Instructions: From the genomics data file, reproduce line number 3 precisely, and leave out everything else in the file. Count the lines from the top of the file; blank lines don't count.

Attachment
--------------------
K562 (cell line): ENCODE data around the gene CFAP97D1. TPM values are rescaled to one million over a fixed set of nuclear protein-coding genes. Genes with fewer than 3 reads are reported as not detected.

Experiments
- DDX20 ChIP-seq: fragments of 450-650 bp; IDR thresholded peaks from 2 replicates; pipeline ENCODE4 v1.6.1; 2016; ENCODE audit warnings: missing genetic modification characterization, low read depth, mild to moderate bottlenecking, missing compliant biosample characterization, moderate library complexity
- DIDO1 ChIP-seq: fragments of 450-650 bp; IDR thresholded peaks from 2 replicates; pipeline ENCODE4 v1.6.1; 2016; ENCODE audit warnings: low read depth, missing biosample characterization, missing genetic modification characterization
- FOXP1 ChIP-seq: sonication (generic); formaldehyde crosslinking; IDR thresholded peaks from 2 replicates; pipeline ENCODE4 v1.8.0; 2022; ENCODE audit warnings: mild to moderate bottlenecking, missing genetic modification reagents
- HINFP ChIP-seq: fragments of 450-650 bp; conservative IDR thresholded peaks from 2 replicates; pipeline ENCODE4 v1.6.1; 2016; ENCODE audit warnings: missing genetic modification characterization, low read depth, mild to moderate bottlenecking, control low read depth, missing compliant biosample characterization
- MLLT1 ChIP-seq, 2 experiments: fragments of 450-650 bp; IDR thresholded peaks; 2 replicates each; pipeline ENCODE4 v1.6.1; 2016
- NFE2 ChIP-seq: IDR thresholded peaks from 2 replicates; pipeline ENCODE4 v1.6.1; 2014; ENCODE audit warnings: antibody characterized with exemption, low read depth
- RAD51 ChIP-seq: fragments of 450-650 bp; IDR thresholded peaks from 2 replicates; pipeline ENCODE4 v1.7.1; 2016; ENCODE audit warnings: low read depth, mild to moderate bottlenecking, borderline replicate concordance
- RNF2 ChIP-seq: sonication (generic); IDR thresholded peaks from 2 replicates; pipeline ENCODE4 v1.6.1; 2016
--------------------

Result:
- DDX20 ChIP-seq: fragments of 450-650 bp; IDR thresholded peaks from 2 replicates; pipeline ENCODE4 v1.6.1; 2016; ENCODE audit warnings: missing genetic modification characterization, low read depth, mild to moderate bottlenecking, missing compliant biosample characterization, moderate library complexity